Lost and found: The Nose (ROH, 20 October 2016)

On 25 March an unusually strange event occurred in St. Petersburg.


Ivan Yakovlevitch donned a jacket over his shirt for politeness’ sake, and, seating himself at the table, poured out salt, got a couple of onions ready, took a knife into his hand, assumed an air of importance, and cut the roll open. Then he glanced into the roll’s middle. To his intense surprise he saw something glimmering there. He probed it cautiously with the knife — then poked at it with a finger.

“Quite solid it is!” he said to himself. “What in the world is it likely to be?”

He stuck in his fingers, and pulled out — a nose!


He realized that the nose was none other than that of Collegiate Assessor Kovalev, whom he shaved every Wednesday and Sunday. (The Nose by N.V. Gogol, 1835)

Platon Kuzmitch Kovalov: Martin Winkler
Ivan Iakovlevitch/Clerk/Doctor: John Tomlinson
Ossipovna/Vendor: Rosie Aldridge
District Inspector: Alexander Kravets
Angry Man in the Cathedral: Alexander Lewis
Ivan: Wolfgang Ablinger-Sperrhacke
Iaryshkin: Peter Bronder
Old Countess: Susan Bickley
Pelageya Podtotshina: Helene Schneiderman
Podtotshina’s daughter: Ailish Tynan
Ensemble1: see below
Conductor: Ingo Metzmacher | Choir and Orchestra of the ROH | Co-production with Komische Oper Berlin and Opera Australia
Director: Barrie Kosky

For the very first time at ROH (though written between 1927-28), The Nose will be at large (and occasionally caught) in London until 9 November <- and on that day ROH will apparently broadcast it online. If you enjoy surrealist humour do yourself a favour and be one of those who catch it. I for one have never seen anything madder (and I see a lot of nutty stuff “irl”) 😀 My favourite things were the bicycles/tables that stood in for any number of things.

The Gogol fan that I am, I have to report that the libretto, the music and the translation – it’s performed in English (supposedly so we can better follow the madness – a wise choice) – all do perfect justice to the short story. The production, too, is mad as a box of frogs and gets the Russian-ness of it all (though I guess there’s room for even weirder takes than the length to which ROH stretched itself). It’s never taking itself seriously nor is it trying to be clever for cleverness’ sake or to the detriment of humour. It’s modestly aiming at absurdist (and also gets the feel of the period it was written in and the theatrical influences on Shostakovich <- imagination abounded). An excellent achievement, all! I think it’s quite safe to say this is my favourite ROH production so far.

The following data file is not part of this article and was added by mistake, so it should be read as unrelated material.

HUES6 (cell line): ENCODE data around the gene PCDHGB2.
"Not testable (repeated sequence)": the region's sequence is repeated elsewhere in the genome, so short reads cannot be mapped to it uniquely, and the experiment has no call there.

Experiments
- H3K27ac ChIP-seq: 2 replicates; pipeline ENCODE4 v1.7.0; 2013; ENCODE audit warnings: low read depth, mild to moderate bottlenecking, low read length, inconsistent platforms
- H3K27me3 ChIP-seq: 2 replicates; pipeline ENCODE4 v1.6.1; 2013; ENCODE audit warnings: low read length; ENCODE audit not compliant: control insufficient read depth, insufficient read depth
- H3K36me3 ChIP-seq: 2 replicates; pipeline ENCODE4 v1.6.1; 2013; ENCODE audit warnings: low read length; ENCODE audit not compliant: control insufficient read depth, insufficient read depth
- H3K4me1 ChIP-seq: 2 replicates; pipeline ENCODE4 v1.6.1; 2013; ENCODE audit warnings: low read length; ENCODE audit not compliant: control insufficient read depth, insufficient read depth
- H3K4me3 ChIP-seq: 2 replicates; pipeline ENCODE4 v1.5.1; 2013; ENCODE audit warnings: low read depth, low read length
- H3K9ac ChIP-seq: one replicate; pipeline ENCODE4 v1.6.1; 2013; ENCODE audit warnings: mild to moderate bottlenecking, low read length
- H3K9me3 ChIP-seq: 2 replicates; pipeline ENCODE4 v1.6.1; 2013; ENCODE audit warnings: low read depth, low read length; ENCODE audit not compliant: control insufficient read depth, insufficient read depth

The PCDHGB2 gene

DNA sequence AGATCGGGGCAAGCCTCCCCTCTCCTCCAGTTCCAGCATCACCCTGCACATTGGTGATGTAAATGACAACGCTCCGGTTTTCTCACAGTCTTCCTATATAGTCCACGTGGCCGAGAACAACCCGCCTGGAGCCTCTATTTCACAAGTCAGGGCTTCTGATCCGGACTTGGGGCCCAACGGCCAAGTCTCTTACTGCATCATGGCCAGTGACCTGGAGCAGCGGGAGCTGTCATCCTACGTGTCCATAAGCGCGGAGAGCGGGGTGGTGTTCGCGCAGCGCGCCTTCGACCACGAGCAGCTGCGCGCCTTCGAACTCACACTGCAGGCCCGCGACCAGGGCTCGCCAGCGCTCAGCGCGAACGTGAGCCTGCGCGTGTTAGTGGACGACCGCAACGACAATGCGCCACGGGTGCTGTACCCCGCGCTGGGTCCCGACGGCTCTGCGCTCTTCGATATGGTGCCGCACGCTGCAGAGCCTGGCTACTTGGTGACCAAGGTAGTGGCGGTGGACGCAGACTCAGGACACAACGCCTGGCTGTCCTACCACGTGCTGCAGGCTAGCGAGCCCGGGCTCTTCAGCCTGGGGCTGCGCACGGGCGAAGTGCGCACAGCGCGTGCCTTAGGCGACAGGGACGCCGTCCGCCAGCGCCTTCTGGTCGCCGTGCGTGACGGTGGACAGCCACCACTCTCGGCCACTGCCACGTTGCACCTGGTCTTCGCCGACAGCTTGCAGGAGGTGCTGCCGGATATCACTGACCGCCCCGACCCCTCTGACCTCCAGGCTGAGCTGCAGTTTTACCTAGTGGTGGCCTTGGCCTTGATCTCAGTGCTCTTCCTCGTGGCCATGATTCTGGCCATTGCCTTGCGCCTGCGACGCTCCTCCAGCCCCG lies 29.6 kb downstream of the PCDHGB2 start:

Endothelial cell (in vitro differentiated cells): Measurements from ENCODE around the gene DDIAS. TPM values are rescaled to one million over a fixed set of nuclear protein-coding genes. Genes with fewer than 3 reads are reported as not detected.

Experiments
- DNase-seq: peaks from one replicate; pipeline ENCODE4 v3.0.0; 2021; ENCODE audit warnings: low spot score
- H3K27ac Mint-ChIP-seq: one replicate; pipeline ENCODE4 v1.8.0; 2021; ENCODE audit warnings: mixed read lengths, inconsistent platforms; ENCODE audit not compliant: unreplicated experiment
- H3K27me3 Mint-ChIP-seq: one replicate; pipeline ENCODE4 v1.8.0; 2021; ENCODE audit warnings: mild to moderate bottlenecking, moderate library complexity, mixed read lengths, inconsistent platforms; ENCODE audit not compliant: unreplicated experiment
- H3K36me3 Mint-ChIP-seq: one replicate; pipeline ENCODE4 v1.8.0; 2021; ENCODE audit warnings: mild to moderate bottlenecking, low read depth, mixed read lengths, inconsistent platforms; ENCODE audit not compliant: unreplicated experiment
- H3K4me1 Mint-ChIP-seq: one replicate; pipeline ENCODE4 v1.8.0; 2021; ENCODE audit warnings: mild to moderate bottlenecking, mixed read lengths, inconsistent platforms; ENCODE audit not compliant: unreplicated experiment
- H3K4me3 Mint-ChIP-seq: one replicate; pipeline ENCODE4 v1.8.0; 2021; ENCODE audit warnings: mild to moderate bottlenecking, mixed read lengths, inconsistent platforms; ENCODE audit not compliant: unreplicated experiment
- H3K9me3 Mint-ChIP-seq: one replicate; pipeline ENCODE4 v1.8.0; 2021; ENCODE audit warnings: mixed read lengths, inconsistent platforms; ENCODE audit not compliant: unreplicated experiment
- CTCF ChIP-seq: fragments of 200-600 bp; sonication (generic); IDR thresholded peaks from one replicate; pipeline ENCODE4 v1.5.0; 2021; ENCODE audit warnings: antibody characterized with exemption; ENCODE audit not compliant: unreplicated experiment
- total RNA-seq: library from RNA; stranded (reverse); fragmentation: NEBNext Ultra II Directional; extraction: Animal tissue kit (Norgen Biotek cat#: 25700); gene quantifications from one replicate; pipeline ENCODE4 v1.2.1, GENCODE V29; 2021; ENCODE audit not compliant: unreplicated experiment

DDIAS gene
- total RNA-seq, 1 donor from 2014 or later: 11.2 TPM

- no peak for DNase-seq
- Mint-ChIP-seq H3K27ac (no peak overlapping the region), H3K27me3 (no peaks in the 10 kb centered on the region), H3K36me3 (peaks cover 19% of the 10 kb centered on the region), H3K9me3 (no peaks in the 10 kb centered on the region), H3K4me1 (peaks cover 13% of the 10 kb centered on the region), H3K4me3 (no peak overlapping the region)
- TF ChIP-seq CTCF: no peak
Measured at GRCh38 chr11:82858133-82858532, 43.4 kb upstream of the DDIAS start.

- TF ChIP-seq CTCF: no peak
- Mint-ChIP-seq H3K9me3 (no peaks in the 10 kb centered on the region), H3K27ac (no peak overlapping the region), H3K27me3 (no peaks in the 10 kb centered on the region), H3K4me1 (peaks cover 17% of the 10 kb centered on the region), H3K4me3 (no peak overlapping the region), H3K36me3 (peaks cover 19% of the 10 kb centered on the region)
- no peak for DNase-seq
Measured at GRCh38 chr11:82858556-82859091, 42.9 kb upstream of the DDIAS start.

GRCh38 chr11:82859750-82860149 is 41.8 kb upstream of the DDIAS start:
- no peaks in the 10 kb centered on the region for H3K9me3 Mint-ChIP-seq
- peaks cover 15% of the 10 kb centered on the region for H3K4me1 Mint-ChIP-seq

This is the kind of opera that – at least for me – fares better in the house. I tried listening to it at home and I just couldn’t sit through it. I decided to put up with it live because I simply love the short story. I have no regrets! No snoozing to report, lots of laughs and I noticed some interesting musical decisions along the way (strange but welcome noises that wouldn’t normally be heard in polite company opera, various spoofs of opera cliches – I loved the cathedral scene, where Kovalov meets his nose and tries to engage him in conversation whilst a funeral is going on and people are wailing: sometimes Kovalov conversational music is “seamlessly” picked up and given centre stage by one of the mourners; I guess he too is mourning a loss 😉 ). It is a bit of a tour de force noise-wise, though it’s not constantly (nor stupidly) obnoxious – there are lots (lots!) of moods packed in those 2 hours.

I was afraid of screechiness from Ossipovna (the singer in the recording I heard just about made my ears shrivel with her abrasive top) but Aldridge was a very good choice here and so my ears remain intact, which will come in handy as there’s Baroque to come in a couple of weeks.

Also paramount are singers’ acting skills. Comedy timing in this case – quite low brow comedy – but you do need to carry a flimsy joke for 2 hours. The characters are supposed to be at least partly caricatures2, as there’s a layer of satire, and Winkler as the beleaguered Kovalov and Kravets as the District Inspector were hilarious in my book. Also highly humorous was Kovalov’s servant, who had not so much arias (though he had one… song), but 2 or 3 (very!) long held notes, a clear snipe at traditonal opera excess.

dehgginosesThe nose pops out of/is shaved off (?) Kovalov’s face and takes on the identity of a high ranking official with no one the wiser only to at long last be apprehended by the corrupt District Inspector – I guess he can smell deception 😉 – but the story and the music focuses on maudlin Kovalov’s plight as well as indulging in the weirdness of what could be dream sequences or drunken hallucinations (neither Kovalov nor the barber rule out the possibility they could be drunk). No surprise then, that the biggest applause of the night was earned by 11 tap dancing noses. The choreography (drawing from the world of cabaret) supports the music faithfully – which is to say it’s very lively.

Really, though, it’s the kind of thing words (mine, not Gogol’s) on their own can’t do justice. Even pictures aren’t enough; you have to see the whole put together, music, text and dancing noses. Until then, you can check out ROH’s Insights where they are more coherent than I can (or in this case, care to) be:

  1.  Andrew O’Connor, Paul Carey Jones, Alasdair Elliott, Alan Ewing, Hubert Francis, Sion Goronwy, Njabulo Madlala, Charbel Mattar, Samuel Sakker, Michael J. Scott, Nicholas Sharratt, David Shipley, Jeremy White, Simon Wilding, Yuriy Yurchuk 
  2. The other part it’s just acting strangely but in a silly rather than sinister manner. 

About dehggial

Mozart/Baroque loving red dragon

Posted on October 21, 2016, in ...and then I heard that, 20th century, live performances, royal opera house and tagged , , . Bookmark the permalink. Leave a comment.

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